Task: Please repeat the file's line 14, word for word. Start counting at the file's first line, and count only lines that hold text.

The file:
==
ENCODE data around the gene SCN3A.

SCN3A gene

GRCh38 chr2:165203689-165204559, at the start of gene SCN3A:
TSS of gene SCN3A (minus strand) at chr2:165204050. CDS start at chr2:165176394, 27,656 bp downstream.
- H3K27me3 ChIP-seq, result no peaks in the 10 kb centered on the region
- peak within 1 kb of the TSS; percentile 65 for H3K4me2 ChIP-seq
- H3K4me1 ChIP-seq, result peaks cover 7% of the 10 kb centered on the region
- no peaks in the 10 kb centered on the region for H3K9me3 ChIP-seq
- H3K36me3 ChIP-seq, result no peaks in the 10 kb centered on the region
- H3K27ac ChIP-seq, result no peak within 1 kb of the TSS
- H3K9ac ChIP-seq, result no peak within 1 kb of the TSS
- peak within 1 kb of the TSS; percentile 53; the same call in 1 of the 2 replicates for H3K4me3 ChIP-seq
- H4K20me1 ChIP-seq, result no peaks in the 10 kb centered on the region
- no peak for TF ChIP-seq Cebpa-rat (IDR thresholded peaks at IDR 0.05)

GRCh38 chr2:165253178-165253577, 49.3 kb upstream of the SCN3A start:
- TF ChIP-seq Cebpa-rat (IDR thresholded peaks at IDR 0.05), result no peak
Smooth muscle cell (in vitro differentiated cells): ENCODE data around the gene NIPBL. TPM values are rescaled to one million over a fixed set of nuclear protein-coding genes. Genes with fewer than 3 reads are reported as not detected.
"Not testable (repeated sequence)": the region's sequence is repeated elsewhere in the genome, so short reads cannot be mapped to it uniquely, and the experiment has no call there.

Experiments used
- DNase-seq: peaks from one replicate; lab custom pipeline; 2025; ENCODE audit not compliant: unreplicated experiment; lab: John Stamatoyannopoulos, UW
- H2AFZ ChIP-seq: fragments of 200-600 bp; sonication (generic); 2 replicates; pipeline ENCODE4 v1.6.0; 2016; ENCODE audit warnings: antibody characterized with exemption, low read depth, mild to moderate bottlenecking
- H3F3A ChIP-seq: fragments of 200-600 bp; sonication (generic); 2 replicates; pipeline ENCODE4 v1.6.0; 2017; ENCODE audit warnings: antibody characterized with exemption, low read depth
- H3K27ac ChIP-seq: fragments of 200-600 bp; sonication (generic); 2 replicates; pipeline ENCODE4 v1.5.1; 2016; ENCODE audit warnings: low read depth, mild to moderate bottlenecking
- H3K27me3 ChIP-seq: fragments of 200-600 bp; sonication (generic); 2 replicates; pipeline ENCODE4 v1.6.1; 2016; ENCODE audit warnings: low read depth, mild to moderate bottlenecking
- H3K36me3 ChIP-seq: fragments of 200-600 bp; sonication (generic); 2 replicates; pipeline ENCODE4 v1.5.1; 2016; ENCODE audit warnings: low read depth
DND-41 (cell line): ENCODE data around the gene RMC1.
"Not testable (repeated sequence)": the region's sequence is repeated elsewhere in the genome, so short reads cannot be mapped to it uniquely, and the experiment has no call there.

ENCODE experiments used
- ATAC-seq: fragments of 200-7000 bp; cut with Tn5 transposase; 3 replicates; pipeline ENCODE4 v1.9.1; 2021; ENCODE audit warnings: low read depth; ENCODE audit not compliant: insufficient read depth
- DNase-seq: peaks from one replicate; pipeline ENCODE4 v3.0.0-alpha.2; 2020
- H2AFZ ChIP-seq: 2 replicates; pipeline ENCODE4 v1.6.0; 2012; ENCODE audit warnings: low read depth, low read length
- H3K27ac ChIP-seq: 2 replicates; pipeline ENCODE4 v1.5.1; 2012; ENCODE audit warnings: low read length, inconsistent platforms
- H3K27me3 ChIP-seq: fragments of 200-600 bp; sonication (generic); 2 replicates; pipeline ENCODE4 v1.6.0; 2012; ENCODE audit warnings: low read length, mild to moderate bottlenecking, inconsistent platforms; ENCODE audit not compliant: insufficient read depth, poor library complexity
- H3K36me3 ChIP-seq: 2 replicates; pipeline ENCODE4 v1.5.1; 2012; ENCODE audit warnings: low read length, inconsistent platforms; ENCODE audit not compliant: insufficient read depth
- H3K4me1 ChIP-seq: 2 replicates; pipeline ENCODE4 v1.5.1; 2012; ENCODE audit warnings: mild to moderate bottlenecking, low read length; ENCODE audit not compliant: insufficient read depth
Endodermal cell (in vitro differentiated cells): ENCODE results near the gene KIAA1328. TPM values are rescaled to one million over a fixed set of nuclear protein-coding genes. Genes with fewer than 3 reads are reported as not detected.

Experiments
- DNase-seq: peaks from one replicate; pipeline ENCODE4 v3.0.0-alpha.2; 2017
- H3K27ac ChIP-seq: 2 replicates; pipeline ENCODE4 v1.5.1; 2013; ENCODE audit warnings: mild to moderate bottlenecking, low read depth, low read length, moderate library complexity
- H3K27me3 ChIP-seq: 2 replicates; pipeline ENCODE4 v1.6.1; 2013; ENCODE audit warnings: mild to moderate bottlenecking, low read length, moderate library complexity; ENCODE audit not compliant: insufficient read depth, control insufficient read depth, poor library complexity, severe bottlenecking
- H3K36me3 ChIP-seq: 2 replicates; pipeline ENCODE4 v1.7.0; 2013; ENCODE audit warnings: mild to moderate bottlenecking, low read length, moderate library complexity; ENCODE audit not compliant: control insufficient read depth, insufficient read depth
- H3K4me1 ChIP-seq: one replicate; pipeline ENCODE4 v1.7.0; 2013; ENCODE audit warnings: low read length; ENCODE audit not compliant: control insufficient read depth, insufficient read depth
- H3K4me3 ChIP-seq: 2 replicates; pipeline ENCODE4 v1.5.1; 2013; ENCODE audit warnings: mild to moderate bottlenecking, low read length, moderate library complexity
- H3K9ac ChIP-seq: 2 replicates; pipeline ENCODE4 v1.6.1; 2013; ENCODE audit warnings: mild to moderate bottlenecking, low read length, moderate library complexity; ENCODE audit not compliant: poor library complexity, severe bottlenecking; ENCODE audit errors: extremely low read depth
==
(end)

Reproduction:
- no peak for TF ChIP-seq Cebpa-rat (IDR thresholded peaks at IDR 0.05)